A Statement from the International Solidarity for Thai Students and Teachers forwarded by the Asian Human Rights Commission
Fourteen Thai students were arrested on 26 June 2015 and are currently being detained in Bangkok after a series of peaceful protests against the military dictatorship of the National Council for Peace and Order (NCPO). They have been accused of violating NCPO Order No. 3/2558, which prohibits political demonstrations, and Article 116 of the Criminal Code, which prohibits incitement and agitation. If they are formally charged, they are subject to prosecution within the military court system, in which there is no appeal. If convicted, they face up to seven-and-a-half years in prison.
The students adhere to a five-point platform of democracy, human rights, justice, public participation, and non-violence. Their arrest comes after a year of sustained attacks on freedom of expression and political freedom by the NCPO. Hundreds of citizens have been summoned for arbitrary detention and “attitude adjustment” by the junta. Citizens have been convicted and sentenced to lengthy prison terms for allegedly committing lèse majesté by performing theatre plays, writing graffiti in bathrooms, and posting comments online. In the name of “reform,” the junta aims to eliminate dissent.
The arrest of the fourteen students has prompted an outpouring of support for them by university teachers and citizens across Thailand, who have organized petitions, visits to the prison, and candlelight vigils at the prison where the students are being held. The latest attack on political freedom has been the surveillance and harassment of these teachers by the government authorities.
As university teachers outside Thailand, we call on current and former students and teachers around the world to join the campaign for their release by writing messages of solidarity.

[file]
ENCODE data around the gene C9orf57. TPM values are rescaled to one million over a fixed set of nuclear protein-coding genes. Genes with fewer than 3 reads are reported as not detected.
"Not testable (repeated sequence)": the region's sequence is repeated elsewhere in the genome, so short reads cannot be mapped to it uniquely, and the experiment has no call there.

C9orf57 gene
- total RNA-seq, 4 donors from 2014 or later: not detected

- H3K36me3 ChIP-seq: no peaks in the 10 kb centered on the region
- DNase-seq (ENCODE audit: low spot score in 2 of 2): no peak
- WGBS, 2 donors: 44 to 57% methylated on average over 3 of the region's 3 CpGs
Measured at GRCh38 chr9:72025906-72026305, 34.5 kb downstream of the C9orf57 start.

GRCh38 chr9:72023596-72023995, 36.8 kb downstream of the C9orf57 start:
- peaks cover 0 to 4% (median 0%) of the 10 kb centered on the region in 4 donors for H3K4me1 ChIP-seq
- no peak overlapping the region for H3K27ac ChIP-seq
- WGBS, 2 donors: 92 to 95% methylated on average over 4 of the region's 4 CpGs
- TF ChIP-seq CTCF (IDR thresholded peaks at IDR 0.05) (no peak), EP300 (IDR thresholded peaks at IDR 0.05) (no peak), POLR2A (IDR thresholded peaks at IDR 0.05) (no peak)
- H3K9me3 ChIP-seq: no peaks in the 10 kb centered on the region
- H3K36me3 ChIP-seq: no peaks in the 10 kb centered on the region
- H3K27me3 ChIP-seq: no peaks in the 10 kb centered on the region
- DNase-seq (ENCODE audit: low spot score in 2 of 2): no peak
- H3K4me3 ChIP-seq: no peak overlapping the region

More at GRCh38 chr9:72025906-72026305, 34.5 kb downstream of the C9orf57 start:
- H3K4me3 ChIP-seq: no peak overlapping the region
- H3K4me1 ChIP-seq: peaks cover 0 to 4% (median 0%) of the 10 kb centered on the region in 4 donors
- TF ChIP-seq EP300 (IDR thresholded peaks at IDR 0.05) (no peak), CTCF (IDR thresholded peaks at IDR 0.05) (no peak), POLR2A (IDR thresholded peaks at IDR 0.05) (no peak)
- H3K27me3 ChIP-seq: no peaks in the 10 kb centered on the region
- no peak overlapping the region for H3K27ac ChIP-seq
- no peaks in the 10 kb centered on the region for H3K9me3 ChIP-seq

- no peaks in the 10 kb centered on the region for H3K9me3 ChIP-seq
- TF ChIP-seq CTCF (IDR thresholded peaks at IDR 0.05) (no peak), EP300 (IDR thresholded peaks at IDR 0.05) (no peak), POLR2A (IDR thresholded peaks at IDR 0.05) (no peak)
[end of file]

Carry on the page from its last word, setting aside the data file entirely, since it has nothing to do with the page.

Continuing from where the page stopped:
How to join the campaign:
Option #1: Write a message of solidarity with the imprisoned fourteen students and their supporters on a piece of paper. Short messages, poems, art work are all encouraged! You are encouraged to write in English and/or any other language that you speak. Sign your name, current status [student/faculty/staff/alumni/retired], and institution. You may also choose to use only part of your name or to be anonymous. Take a photograph of your message and send it to email@example.com. If you feel more comfortable participating anonymously, sign up for a temporary email address with a service such as10 Minute Mail and send us your message that way.
Option #2: Type your message and the signature you wish into the text of an email firstname.lastname@example.org and we will write it on a piece of paper, photograph it for you, and add it to the collection.
Send your message by 12 noon on 6 July. We encourage you to share this message with your colleagues and to post your own image to social media with the hashtags #FreeThai14 and #freethe14.
On 7 July 2015, on the morning of the students’ appearance in military court for a hearing concerning the extension of their detention, we will release all of the photographs of messages as a collection via social media channels. We will issue a press release reiterating the call for the immediate, unconditional release of the students and containing the total number of messages, number of people/institutions/countries represented as well as highlights of their contents.
International Solidarity for Thai Students and Teachers
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